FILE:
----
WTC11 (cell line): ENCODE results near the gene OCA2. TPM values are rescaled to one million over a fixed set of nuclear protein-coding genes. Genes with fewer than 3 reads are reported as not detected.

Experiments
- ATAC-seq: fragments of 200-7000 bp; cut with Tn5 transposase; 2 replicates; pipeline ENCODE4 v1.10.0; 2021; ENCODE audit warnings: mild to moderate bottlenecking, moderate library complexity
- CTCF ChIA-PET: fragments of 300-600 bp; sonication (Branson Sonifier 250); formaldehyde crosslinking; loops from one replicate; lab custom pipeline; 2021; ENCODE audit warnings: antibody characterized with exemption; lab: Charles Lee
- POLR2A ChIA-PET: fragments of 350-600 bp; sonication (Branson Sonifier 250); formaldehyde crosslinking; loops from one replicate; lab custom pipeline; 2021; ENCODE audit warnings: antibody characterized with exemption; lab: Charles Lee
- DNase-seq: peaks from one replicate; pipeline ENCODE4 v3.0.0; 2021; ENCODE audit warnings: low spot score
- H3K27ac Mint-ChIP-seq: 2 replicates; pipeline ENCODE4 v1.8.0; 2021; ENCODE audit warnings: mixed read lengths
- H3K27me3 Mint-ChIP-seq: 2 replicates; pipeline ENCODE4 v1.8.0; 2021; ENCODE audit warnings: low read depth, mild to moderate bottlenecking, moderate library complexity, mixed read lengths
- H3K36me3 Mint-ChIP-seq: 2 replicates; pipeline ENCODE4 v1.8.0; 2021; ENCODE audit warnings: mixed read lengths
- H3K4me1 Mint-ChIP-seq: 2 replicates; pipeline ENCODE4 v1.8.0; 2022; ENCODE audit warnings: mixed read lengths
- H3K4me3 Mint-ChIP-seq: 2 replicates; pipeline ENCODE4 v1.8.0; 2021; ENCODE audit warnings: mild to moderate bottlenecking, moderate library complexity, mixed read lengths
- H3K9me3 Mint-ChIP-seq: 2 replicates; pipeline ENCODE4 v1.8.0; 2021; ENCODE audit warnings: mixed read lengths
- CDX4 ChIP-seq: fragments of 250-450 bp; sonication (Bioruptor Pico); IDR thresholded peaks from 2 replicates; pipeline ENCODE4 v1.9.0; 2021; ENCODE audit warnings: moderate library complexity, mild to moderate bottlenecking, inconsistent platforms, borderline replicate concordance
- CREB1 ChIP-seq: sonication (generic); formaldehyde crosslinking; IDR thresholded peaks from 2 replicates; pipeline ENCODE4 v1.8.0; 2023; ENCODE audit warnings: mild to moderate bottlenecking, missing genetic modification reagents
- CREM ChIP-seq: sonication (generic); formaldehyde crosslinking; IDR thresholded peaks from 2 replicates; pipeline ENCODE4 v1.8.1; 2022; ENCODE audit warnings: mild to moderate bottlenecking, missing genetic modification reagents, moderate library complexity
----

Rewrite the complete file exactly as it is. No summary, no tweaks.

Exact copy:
WTC11 (cell line): ENCODE results near the gene OCA2. TPM values are rescaled to one million over a fixed set of nuclear protein-coding genes. Genes with fewer than 3 reads are reported as not detected.

Experiments
- ATAC-seq: fragments of 200-7000 bp; cut with Tn5 transposase; 2 replicates; pipeline ENCODE4 v1.10.0; 2021; ENCODE audit warnings: mild to moderate bottlenecking, moderate library complexity
- CTCF ChIA-PET: fragments of 300-600 bp; sonication (Branson Sonifier 250); formaldehyde crosslinking; loops from one replicate; lab custom pipeline; 2021; ENCODE audit warnings: antibody characterized with exemption; lab: Charles Lee
- POLR2A ChIA-PET: fragments of 350-600 bp; sonication (Branson Sonifier 250); formaldehyde crosslinking; loops from one replicate; lab custom pipeline; 2021; ENCODE audit warnings: antibody characterized with exemption; lab: Charles Lee
- DNase-seq: peaks from one replicate; pipeline ENCODE4 v3.0.0; 2021; ENCODE audit warnings: low spot score
- H3K27ac Mint-ChIP-seq: 2 replicates; pipeline ENCODE4 v1.8.0; 2021; ENCODE audit warnings: mixed read lengths
- H3K27me3 Mint-ChIP-seq: 2 replicates; pipeline ENCODE4 v1.8.0; 2021; ENCODE audit warnings: low read depth, mild to moderate bottlenecking, moderate library complexity, mixed read lengths
- H3K36me3 Mint-ChIP-seq: 2 replicates; pipeline ENCODE4 v1.8.0; 2021; ENCODE audit warnings: mixed read lengths
- H3K4me1 Mint-ChIP-seq: 2 replicates; pipeline ENCODE4 v1.8.0; 2022; ENCODE audit warnings: mixed read lengths
- H3K4me3 Mint-ChIP-seq: 2 replicates; pipeline ENCODE4 v1.8.0; 2021; ENCODE audit warnings: mild to moderate bottlenecking, moderate library complexity, mixed read lengths
- H3K9me3 Mint-ChIP-seq: 2 replicates; pipeline ENCODE4 v1.8.0; 2021; ENCODE audit warnings: mixed read lengths
- CDX4 ChIP-seq: fragments of 250-450 bp; sonication (Bioruptor Pico); IDR thresholded peaks from 2 replicates; pipeline ENCODE4 v1.9.0; 2021; ENCODE audit warnings: moderate library complexity, mild to moderate bottlenecking, inconsistent platforms, borderline replicate concordance
- CREB1 ChIP-seq: sonication (generic); formaldehyde crosslinking; IDR thresholded peaks from 2 replicates; pipeline ENCODE4 v1.8.0; 2023; ENCODE audit warnings: mild to moderate bottlenecking, missing genetic modification reagents
- CREM ChIP-seq: sonication (generic); formaldehyde crosslinking; IDR thresholded peaks from 2 replicates; pipeline ENCODE4 v1.8.1; 2022; ENCODE audit warnings: mild to moderate bottlenecking, missing genetic modification reagents, moderate library complexity